Some locators offer a current measurement index (CMI) that measures the current you are putting onto the line. This helps distinguish the line, especially if it crosses over another line and helps ensure you are staying on the original line to be located and are not jumping to other lines in the area. Most modern receivers today can also estimate the depth of the line or pipe at the push of a button. The locator measures signal strength and uses an algorithm to convert this information into an estimated depth. However, interference can distort the depth estimate. Despite the possible inaccuracy, the estimated depth gives the contractor an idea of the location of the line or pipe as they hand dig or excavate the area with a vacuum.
If a contractor is conducting the active method of locating, there are different ways to put the locator signal on the line or pipe. Direct connection is the most common connection method in the industry. This allows workers to connect cable leads, similar to jumper cables, to the line or pipe to be located and generate an alternating current down the cable or pipe. The only issue with this method is gaining access to facilities. If you are not a contract locator or subcontractor for the telephone company, you cannot legally open up a telephone pedestal and clip onto the line.
To overcome this challenge, contractors can use a locator with good inductive capabilities. Inductive locators induce the signal into the product. The inductive method requires the user to set the transmitter on the ground. A signal radiates down through the ground onto the cable and eliminates the need to connect clamps or coils to the line or pipe.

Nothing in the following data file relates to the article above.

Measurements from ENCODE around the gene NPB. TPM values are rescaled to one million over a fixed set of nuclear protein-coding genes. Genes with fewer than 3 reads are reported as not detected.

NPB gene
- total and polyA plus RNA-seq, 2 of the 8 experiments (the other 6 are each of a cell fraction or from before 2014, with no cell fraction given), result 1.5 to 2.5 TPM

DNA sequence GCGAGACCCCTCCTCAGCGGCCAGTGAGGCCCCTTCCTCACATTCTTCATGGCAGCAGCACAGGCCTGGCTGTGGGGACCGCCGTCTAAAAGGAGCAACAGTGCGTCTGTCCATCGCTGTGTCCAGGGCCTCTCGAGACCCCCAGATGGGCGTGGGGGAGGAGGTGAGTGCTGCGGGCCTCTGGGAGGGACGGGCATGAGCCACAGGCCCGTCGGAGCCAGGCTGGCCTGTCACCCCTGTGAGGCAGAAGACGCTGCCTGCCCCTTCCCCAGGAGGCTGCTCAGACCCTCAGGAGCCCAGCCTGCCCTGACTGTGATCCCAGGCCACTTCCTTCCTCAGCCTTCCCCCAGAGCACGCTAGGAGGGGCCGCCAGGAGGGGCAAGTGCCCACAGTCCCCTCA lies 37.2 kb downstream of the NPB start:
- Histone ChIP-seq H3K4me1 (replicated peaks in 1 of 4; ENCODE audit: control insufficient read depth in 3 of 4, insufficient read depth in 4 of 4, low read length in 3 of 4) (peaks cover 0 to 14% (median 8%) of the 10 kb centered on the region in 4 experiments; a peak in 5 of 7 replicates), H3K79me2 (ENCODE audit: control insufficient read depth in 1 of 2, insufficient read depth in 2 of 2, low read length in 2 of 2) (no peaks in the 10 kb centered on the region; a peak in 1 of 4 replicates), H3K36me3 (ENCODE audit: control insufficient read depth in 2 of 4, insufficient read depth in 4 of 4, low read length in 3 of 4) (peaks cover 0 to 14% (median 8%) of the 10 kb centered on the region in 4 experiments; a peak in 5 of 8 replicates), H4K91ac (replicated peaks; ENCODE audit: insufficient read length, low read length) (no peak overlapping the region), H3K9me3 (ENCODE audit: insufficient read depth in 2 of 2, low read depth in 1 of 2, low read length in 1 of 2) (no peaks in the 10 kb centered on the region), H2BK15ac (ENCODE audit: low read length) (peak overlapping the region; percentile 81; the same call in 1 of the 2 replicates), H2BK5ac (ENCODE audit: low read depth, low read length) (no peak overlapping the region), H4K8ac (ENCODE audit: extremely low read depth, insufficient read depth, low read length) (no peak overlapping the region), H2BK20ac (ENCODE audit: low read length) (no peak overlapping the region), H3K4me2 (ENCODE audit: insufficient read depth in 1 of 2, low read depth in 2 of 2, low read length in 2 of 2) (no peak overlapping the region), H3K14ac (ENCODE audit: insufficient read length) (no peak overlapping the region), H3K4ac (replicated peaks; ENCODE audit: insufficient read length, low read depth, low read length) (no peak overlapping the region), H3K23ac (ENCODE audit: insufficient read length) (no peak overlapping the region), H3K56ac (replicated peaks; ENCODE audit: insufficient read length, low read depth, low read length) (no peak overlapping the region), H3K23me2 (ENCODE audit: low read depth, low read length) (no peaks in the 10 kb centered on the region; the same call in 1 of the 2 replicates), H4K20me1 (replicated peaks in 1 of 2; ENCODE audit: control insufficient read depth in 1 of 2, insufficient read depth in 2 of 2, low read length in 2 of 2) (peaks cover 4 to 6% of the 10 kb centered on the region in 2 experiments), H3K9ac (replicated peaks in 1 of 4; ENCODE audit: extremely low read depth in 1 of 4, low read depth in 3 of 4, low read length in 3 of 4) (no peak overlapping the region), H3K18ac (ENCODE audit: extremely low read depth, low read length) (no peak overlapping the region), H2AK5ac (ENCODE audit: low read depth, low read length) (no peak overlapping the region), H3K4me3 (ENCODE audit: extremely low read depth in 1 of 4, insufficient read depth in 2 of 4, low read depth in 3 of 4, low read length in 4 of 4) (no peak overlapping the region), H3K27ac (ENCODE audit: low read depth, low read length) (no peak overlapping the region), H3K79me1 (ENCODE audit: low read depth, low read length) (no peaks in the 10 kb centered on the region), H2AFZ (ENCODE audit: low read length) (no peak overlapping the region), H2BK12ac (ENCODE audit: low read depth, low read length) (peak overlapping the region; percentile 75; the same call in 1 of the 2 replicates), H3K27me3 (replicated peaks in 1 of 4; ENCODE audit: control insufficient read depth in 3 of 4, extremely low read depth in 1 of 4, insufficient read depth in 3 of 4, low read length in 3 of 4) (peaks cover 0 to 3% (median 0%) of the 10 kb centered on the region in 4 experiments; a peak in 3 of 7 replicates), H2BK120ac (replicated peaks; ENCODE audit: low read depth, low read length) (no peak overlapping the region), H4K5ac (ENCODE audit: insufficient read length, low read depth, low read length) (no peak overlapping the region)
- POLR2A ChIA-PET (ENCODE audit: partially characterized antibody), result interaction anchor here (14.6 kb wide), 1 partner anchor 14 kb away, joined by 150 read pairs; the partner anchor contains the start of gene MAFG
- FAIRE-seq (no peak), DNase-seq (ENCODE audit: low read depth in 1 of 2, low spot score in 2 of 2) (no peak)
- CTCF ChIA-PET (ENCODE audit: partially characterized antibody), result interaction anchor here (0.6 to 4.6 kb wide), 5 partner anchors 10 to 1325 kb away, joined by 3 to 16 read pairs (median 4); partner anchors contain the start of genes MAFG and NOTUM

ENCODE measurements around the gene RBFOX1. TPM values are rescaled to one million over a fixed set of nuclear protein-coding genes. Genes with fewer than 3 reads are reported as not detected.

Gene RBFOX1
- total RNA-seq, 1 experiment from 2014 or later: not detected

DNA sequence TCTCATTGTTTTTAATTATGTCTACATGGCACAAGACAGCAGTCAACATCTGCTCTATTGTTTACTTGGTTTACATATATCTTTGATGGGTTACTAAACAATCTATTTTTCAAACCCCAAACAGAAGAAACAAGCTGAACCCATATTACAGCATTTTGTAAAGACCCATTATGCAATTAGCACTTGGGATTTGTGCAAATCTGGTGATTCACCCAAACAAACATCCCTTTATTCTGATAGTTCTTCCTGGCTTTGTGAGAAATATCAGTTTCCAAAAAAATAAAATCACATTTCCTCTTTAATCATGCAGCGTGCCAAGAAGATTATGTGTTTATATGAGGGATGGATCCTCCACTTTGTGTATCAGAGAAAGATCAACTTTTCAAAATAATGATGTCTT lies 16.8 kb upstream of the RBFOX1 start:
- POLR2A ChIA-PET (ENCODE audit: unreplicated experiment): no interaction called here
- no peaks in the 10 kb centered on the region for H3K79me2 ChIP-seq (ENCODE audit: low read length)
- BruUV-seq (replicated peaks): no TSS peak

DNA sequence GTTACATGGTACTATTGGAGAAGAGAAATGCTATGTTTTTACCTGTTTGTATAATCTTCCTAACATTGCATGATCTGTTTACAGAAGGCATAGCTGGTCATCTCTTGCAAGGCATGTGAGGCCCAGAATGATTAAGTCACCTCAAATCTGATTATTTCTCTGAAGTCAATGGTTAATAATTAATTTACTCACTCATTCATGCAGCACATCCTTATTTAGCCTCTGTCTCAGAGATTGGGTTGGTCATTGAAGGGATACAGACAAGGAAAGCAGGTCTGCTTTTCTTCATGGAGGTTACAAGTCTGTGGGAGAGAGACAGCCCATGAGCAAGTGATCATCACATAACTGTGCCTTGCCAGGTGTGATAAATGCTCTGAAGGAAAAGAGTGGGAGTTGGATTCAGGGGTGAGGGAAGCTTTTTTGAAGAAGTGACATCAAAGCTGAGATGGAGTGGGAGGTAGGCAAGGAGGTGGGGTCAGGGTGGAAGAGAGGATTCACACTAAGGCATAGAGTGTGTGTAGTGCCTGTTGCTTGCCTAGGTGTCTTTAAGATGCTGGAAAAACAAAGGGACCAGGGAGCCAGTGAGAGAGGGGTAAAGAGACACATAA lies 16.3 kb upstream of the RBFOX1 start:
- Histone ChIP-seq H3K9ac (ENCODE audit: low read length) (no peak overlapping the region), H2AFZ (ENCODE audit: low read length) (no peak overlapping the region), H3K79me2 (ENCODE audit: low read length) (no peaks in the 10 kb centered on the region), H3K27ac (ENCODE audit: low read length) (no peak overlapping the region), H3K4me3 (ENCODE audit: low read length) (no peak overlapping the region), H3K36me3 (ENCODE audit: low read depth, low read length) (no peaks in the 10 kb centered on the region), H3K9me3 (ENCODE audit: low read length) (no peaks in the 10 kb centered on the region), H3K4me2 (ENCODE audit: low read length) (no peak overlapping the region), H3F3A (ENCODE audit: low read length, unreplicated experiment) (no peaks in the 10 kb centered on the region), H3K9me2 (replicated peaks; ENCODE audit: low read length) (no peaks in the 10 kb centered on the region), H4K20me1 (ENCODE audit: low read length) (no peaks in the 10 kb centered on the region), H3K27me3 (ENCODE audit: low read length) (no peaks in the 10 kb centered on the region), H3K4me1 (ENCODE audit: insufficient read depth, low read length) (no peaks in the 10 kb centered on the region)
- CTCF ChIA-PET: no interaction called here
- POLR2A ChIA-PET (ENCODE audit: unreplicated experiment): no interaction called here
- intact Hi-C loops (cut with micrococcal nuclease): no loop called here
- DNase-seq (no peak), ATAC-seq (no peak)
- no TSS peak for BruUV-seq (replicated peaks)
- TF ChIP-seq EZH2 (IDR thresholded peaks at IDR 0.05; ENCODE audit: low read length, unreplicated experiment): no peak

New Changes on the Horizon
While locator technology has not changed much in the past five years, several manufacturers are adding enhancements to help provide a clearer signal and tie the locates to GPS coordinates.
Virtually all manufacturers are putting more power into their utility locators. While this extra power does not enhance the accuracy of the unit, it does provide a clearer and higher-quality signal. Many manufacturers have also made advancements in their receiver software to help filter out the extra noise in the ground and air, helping to provide a more accurate signal and reading. The other trend occurring in the industry is linking the locator with GPS devices and mapping the utility line with latitude and longitude coordinates, thus providing an accurate location of the line for future reference.
A basic single-frequency unit will range in price from $1,000 to $2,500. While a multi-frequency unit with a digital screen and depth measurement capabilities, will range in cost from $2,500 to $4,500, depending on the number of frequencies purchased.
While this may seem like a lot of money, you can lose more in one day on one simple bad mistake.
“I always tell contractors to look at it from a couple of viewpoints,” says Manning. “If having that utility locator on your jobsite speeds up the locating and potholing process by 30 minutes a day, that’s giving you 2.5 hours in a week to do something else. That’s money in your pocket.”
This article originally appeared in the May/June 2013 issue of Dig Different magazine. For more information, please visit, www.digdifferent.com